(Watch: When will the sterling rally end?)
He also cautioned against getting "too hung up" about exactly when the central bank will raise interest rates from their record low 0.5 percent, after financial markets and other policymakers pointed to spring 2015 as a possibility.
In a speech to local businesses in Darlington, northeast England, Bean said there were clear signs Britain's economy was on the mend, but that it was "early days" and the trade deficit needed to narrow to put growth on a more solid footing.
"Any further appreciation of sterling, which has risen almost 10 percent in trade-weighted terms since March, would not be particularly helpful in terms of facilitating a rebalancing towards net exports," Bean said.
In a question and answer session after his speech, he said a stronger sterling would could reduce inflation because of weaker import prices.
"We would be more likely to undershoot the inflation target in the medium term, and that would mean we would need to keep policy looser for longer than would otherwise be the case."
Last month Ian McCafferty, who sits alongside Bean on the BoE's rate-setting Monetary Policy Committee, also said further sterling strength would be a worry and could potentially make the bank delay raising interest rates.
Bean said British exports had been somewhat disappointing - especially in the services sector - although he said there were some more positive stories of businesses bringing back activities that had previously moved offshore.
Don't get hung up on hike
Bean also warned against pinpointing spring 2015 as the date when the BoE would raise interest rates.
"(The) market curve implies a first rise in Bank Rate in the spring of 2015, though I should stress that we are likely to learn a lot between now and then about the pace of the recovery, the amount of slack and the evolution of supply, and the impact on costs and prices," he said.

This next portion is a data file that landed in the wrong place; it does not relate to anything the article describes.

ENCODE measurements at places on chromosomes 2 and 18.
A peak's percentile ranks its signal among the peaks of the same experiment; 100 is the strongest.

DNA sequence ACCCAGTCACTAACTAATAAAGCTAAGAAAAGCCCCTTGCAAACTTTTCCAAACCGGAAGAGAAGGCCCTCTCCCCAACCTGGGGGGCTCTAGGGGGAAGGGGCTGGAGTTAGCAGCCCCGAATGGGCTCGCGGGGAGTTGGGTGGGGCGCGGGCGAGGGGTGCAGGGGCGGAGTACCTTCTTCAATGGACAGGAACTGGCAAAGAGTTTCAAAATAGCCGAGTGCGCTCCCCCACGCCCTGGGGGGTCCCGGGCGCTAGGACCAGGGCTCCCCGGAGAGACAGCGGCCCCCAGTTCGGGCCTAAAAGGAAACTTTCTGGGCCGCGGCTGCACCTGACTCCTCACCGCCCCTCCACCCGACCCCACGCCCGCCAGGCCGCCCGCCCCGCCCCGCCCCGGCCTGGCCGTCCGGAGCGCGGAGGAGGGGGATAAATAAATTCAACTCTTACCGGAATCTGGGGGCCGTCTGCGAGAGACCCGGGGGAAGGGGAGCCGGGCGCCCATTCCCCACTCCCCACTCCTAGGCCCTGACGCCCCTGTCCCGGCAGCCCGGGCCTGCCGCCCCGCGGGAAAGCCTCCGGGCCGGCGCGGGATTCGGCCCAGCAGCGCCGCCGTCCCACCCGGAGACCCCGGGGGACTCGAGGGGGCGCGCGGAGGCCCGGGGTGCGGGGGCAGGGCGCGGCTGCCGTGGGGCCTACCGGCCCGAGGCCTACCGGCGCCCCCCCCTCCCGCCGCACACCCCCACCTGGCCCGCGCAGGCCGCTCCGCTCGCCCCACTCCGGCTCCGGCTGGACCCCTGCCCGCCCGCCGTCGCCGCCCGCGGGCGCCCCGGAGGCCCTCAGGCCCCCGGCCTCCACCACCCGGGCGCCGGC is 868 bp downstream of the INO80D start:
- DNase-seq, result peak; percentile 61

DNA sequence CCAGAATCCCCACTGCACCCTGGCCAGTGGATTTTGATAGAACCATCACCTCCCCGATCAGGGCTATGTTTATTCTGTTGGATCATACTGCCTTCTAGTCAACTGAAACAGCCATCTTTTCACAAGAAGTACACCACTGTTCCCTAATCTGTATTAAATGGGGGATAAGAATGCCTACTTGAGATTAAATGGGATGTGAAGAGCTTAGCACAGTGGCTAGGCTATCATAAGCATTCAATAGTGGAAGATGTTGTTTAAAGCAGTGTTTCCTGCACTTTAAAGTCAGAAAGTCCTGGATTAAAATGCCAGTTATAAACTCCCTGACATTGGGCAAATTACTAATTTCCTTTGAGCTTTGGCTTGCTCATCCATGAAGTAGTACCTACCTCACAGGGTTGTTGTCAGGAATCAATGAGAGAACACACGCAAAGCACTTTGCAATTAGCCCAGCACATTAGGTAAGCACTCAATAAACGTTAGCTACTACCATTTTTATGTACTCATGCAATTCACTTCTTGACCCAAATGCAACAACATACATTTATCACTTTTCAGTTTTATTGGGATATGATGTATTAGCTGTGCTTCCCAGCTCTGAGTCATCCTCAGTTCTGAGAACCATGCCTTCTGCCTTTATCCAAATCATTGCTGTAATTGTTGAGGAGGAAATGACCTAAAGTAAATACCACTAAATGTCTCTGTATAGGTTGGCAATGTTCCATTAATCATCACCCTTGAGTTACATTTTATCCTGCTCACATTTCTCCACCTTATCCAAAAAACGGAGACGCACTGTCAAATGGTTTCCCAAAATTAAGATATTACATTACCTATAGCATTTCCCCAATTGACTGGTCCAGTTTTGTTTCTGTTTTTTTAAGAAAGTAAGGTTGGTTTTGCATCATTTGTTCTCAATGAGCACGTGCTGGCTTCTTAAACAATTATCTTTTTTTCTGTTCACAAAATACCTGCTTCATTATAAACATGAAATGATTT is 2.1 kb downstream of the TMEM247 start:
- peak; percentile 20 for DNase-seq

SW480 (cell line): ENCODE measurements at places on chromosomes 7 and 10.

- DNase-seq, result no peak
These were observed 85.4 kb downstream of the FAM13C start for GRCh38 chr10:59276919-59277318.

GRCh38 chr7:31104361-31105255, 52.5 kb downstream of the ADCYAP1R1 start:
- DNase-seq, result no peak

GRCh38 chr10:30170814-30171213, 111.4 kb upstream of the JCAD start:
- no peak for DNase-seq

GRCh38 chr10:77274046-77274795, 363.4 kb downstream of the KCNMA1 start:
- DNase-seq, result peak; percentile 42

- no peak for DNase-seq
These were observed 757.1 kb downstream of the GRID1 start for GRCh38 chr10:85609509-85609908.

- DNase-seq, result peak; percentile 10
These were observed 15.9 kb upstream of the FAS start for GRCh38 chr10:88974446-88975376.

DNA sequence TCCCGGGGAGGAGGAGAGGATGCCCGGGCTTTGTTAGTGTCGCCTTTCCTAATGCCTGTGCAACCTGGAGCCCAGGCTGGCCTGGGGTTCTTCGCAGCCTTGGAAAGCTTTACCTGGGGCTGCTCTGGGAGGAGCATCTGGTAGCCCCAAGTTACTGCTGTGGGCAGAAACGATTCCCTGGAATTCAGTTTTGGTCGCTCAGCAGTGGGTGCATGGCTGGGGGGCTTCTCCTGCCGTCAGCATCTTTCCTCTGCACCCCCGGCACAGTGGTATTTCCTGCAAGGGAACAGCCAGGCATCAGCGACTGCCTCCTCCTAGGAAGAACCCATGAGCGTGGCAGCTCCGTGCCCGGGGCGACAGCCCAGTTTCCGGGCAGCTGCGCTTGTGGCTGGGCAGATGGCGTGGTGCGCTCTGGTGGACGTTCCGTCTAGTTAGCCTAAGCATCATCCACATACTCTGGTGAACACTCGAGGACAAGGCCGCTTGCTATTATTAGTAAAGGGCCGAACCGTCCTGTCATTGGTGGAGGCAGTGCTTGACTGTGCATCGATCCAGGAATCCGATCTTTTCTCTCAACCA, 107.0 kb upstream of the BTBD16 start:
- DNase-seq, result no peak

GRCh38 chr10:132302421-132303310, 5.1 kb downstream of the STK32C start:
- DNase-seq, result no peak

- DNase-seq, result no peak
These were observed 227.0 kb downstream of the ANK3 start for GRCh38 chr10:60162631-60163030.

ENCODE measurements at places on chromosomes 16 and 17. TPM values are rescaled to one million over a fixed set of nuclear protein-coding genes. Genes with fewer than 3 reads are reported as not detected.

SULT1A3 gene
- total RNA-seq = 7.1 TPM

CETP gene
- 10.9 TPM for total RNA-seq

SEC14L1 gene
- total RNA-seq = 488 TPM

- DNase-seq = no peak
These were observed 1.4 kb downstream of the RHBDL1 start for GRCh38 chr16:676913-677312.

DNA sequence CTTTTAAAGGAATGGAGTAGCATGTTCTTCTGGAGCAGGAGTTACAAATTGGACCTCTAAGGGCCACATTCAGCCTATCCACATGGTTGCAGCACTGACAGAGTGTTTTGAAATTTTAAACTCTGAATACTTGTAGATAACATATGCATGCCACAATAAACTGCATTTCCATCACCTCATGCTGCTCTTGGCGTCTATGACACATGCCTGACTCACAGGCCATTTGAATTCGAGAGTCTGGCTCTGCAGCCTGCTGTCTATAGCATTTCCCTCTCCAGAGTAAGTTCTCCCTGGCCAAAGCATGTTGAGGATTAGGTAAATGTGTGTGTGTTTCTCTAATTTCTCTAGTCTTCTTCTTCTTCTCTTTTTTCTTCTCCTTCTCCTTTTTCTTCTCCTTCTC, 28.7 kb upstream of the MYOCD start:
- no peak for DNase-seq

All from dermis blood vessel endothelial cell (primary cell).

(Read more: BoE's Carney braced for grilling in forex probe)
"So I would counsel against getting too hung up about the precise date at which Bank Rate first rises."
McCafferty and fellow MPC member Martin Weale had both cited spring 2015 as
a possibility for the first rate hike in recent interviews.
Bean said that when the Bank does raise interest rates it will do so gradually, and that rates are likely to remain below their pre-crisis average of around 5 percent "for some time" - perhaps around 2-3 percent, echoing the new forward guidance given by Governor Mark Carney last month.
But Bean did not go quite as far as MPC member David Miles, who last month suggested the "new normal" for monetary policy would be interest rates averaging below pre-crisis levels.
Bean said it was possible the BoE might not sell back all of the 375 billion pounds ($627 billion) of gilts which it bought under its quantitative easing stimulus scheme. Because banks might want to park more reserves at the BoE due to tighter regulation after the financial crisis, the BoE might need to hold more gilts as a counterparty.
"We may not be in a position to sell all of the gilts back, and some of them will of course roll over naturally," Bean said. The BoE has said it will reinvest the proceeds of maturing gilts while interest rates remain at 0.5 percent, but has not said what it will do after that.
MPC member David Miles also made the point in a speech last month that the BoE might need to hold on to government bonds as collateral for banks' reserves.
Bean said that although Britain's economic recovery has so far been driven by household consumption and housing market activity, there were reasonable grounds to believe business investment would take over as a major driver for the recovery.
He also said there was more scope for housing investment to continue driving growth, although perhaps only a little room for the household savings ratio to drop further as consumers save less as a proportion of their income.
The BoE's Financial Policy Committee was keeping a "beady eye" on the housing market, he added.
"(There) is a risk that increased demand for housing ends up mainly in higher house prices rather than more houses. If associated with excessive expansion in mortgage lending, that may create future financial stability risks."
(Read more: Five years on: what 0.5% rate has meant for the UK)
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